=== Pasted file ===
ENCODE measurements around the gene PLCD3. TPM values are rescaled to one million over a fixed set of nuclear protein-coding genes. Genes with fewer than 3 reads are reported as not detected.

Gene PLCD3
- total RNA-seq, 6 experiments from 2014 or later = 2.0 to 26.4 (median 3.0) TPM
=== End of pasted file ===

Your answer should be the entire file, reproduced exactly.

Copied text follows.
ENCODE measurements around the gene PLCD3. TPM values are rescaled to one million over a fixed set of nuclear protein-coding genes. Genes with fewer than 3 reads are reported as not detected.

Gene PLCD3
- total RNA-seq, 6 experiments from 2014 or later = 2.0 to 26.4 (median 3.0) TPM